Profile: Brent F. Watson, Pharmacist
Norman Rockwell would have loved painting Brent Watson for a Saturday Evening Post magazine cover. Whether suited up in white, wearing a face mask while mixing components for prescriptions in his sterile room, or presiding over the counter at the front of his shop, he is quick to smile and demonstrate his wealth of knowledge in answering questions from patients. With the twinkling eyes of the chemistry wizard he is, Brent has loved his work for decades.
Brent F. Watson’s name is formalized by the initials, F.A.C.A and F.I.A.V.P. which stand for: Fellow of the American College of Apothecaries and Fellow of the International Association of Veterinary Pharmacists. Apothecary is an age-old term for pharmacist.
Owner of Central Coast Pharmacy Specialists at 590A South Main Street in Templeton, a licensed compounding pharmacy, Brent is one of a small group of pharmacists in the country who actually use raw materials to formulate the doctor-prescribed medicines that they dispense. Compounding pharmacies are prevented by Federal law from making any medicines that are commercially available from drug companies and are inspected annually by the state.
When I first heard the term, “compounding pharmacy,” a vivid image of my college chemistry lab came to mind – boiling beakers, acrid smells, and the wayward class genius hiding in the far corner trying to distill alcohol, while our Professor confused us all silly with never-ending formulae.
Brent Watson’s pharmacy is clean, bright and calm. With Brent, one can get a detailed and most important, a clear explanation of the pros and cons of any drug.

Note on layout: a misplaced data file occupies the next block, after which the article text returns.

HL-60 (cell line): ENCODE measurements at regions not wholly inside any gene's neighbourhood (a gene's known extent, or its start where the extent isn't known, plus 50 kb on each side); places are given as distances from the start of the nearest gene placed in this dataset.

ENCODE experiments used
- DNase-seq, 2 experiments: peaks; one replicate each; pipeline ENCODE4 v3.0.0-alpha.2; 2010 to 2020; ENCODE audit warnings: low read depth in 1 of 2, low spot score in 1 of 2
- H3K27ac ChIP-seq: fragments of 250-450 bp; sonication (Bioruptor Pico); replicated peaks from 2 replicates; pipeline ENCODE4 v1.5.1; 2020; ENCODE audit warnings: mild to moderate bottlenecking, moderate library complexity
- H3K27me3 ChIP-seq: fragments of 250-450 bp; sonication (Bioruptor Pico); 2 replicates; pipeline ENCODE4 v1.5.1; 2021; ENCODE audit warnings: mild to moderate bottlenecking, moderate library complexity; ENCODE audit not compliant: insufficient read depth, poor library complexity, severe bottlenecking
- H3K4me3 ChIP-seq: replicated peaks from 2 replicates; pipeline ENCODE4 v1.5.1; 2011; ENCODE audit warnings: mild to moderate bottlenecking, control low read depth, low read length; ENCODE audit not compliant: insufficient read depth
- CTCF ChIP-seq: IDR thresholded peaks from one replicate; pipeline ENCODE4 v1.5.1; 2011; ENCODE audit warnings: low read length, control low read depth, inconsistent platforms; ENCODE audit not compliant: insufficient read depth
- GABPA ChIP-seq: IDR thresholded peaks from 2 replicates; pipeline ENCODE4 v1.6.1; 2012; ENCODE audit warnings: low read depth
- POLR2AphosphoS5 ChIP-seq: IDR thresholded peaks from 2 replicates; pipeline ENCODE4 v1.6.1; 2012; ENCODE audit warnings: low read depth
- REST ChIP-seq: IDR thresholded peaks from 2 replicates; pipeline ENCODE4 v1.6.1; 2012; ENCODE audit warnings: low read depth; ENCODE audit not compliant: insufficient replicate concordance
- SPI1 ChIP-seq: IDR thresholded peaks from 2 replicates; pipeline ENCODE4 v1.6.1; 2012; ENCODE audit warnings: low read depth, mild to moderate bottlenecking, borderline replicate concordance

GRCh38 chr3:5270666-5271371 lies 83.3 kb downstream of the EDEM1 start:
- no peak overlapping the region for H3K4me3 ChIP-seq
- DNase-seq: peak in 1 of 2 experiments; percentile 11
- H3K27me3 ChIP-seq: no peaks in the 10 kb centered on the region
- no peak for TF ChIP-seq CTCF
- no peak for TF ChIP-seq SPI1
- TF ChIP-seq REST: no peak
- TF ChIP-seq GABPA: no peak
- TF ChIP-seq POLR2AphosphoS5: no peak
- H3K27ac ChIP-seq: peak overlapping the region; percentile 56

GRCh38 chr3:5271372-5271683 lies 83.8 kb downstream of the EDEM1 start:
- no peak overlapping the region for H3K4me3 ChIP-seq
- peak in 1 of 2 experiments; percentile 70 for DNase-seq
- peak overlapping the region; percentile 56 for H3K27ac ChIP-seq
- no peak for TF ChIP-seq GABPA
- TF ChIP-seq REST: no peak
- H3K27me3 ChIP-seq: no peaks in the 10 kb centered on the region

Central Coast Pharmacy Specialists has hundreds of patients with prescriptions for bio-identical hormones that Brent defines as, “Those hormones which are identical to the human body’s production as to chemical structure.”
Each prescription is formulated and compounded specifically for the individual.
He says the current boom in bio-identical hormone compounding is patient driven and began a decade ago with actress Suzanne Somers in her books and appearances on talk shows. On the Oprah show, she recommended testosterone for women’s’ libido and bio-identical hormones to fight the aging process.
Brent says, “The first compound I ever prepared was for my wife in 1976 when she was suffering from post-partum depression after the birth of our child.”
He researched the condition and then discussed the symptomology by phone with Dr. Julian Whitaker of Loma Linda Medical Center. He recommended that Brent administer a 100 mg testosterone troche, a tablet which dissolves in the mouth, under his wife’s tongue. Brent says, “After three doses, she was back to normal.”
Doctors have been prescribing hormones for women, primarily to assuage the effects of menopause and pre-menstrual syndrome, for decades. The most prescribed manufactured drug is Premarin, a form of estrogen made from pregnant mare’s urine. When that mass produced estrogen was found to cause uterine cancer, Provera, a chemical form of the progesterone hormone was developed to combat the effects of Premarin.
There are studies to support bio-identical hormones over manufactured chemical hormones and studies that don’t. As to the efficacy of any medical study, Brent quotes Max Kolinsky, a professor of pharmacy at University of the Pacific 42 years ago, who said, “When you read a study, find out who paid for it.”
Regarding Obamacare and its effects on his industry, Brent says that drug companies and chemical suppliers have been raising their costs exponentially, while they can, before the new law takes effect and prevents them from doing so. He gives an example of a topical steroid cream ordered by a veterinarian for a horse. He says his cost is now $276.00 for a 60 gram tube whereas a few years ago it would have been $20 or $30. Furthermore, if he was not prevented by law from compounding commercially available medications, he could do it for less than $15.
At the end of the day, in the complex and often frightening world of pharmacology and the drugs that may or may not keep us living longer, Brent Watson and the staff at Central Coast Pharmacy Specialists have become an island of solace to many.